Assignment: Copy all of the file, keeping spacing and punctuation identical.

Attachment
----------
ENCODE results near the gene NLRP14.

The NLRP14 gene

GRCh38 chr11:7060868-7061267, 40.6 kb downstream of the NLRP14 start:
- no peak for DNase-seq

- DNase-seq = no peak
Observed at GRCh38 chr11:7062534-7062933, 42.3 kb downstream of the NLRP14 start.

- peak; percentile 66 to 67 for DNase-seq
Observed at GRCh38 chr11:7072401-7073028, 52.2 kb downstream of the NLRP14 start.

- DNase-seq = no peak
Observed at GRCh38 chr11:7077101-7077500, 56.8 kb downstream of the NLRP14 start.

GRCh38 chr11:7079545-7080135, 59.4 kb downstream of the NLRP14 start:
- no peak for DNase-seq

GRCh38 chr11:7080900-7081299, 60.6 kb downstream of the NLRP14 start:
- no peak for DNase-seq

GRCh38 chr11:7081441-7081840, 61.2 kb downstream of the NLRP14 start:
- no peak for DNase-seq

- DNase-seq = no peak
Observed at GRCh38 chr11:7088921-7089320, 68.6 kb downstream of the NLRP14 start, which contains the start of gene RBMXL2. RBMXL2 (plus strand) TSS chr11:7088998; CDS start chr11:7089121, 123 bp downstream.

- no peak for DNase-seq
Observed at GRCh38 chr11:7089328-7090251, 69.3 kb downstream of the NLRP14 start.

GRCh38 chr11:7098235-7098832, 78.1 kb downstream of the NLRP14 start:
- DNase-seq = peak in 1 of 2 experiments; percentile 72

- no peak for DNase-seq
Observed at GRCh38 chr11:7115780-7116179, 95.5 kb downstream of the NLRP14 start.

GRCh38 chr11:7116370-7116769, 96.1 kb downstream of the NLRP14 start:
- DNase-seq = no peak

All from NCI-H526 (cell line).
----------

ENCODE results near the gene NLRP14.

The NLRP14 gene

GRCh38 chr11:7060868-7061267, 40.6 kb downstream of the NLRP14 start:
- no peak for DNase-seq

- DNase-seq = no peak
Observed at GRCh38 chr11:7062534-7062933, 42.3 kb downstream of the NLRP14 start.

- peak; percentile 66 to 67 for DNase-seq
Observed at GRCh38 chr11:7072401-7073028, 52.2 kb downstream of the NLRP14 start.

- DNase-seq = no peak
Observed at GRCh38 chr11:7077101-7077500, 56.8 kb downstream of the NLRP14 start.

GRCh38 chr11:7079545-7080135, 59.4 kb downstream of the NLRP14 start:
- no peak for DNase-seq

GRCh38 chr11:7080900-7081299, 60.6 kb downstream of the NLRP14 start:
- no peak for DNase-seq

GRCh38 chr11:7081441-7081840, 61.2 kb downstream of the NLRP14 start:
- no peak for DNase-seq

- DNase-seq = no peak
Observed at GRCh38 chr11:7088921-7089320, 68.6 kb downstream of the NLRP14 start, which contains the start of gene RBMXL2. RBMXL2 (plus strand) TSS chr11:7088998; CDS start chr11:7089121, 123 bp downstream.

- no peak for DNase-seq
Observed at GRCh38 chr11:7089328-7090251, 69.3 kb downstream of the NLRP14 start.

GRCh38 chr11:7098235-7098832, 78.1 kb downstream of the NLRP14 start:
- DNase-seq = peak in 1 of 2 experiments; percentile 72

- no peak for DNase-seq
Observed at GRCh38 chr11:7115780-7116179, 95.5 kb downstream of the NLRP14 start.

GRCh38 chr11:7116370-7116769, 96.1 kb downstream of the NLRP14 start:
- DNase-seq = no peak

All from NCI-H526 (cell line).